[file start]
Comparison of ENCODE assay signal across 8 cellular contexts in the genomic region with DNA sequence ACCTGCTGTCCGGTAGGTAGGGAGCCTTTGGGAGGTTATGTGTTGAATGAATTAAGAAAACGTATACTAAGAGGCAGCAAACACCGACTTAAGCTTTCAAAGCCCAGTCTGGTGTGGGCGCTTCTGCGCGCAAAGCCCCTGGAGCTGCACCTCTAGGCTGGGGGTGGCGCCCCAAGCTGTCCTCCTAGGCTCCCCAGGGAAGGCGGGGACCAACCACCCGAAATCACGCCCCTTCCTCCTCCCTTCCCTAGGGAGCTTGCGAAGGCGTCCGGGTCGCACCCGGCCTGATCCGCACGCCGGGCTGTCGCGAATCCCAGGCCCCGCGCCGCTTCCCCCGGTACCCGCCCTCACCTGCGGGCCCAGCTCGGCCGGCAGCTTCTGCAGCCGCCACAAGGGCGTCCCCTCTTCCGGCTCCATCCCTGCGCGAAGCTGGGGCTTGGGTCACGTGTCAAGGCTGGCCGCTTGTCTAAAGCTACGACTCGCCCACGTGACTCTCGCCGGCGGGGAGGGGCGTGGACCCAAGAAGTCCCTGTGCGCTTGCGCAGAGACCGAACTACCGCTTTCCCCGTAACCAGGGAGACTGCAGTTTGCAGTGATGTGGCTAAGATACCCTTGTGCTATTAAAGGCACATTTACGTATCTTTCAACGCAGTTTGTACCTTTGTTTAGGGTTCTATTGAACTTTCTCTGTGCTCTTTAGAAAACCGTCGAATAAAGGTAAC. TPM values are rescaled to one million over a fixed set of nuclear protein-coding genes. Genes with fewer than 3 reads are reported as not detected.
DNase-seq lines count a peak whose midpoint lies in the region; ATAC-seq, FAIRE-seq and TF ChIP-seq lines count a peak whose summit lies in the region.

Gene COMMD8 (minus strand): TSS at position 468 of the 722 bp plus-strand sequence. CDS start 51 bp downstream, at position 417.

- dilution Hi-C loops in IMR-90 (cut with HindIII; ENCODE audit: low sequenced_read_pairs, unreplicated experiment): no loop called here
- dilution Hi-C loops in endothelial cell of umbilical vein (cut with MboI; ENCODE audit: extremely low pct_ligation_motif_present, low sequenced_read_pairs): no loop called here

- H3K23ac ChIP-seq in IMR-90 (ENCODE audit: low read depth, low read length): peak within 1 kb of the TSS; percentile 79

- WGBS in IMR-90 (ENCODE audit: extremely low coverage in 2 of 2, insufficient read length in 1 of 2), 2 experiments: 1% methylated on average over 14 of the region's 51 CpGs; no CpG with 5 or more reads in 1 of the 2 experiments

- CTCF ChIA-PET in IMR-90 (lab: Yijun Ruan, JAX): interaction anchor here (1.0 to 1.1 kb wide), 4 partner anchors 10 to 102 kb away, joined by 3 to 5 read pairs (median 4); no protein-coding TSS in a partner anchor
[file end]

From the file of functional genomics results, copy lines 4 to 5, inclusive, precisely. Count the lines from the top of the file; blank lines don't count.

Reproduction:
- dilution Hi-C loops in IMR-90 (cut with HindIII; ENCODE audit: low sequenced_read_pairs, unreplicated experiment): no loop called here
- dilution Hi-C loops in endothelial cell of umbilical vein (cut with MboI; ENCODE audit: extremely low pct_ligation_motif_present, low sequenced_read_pairs): no loop called here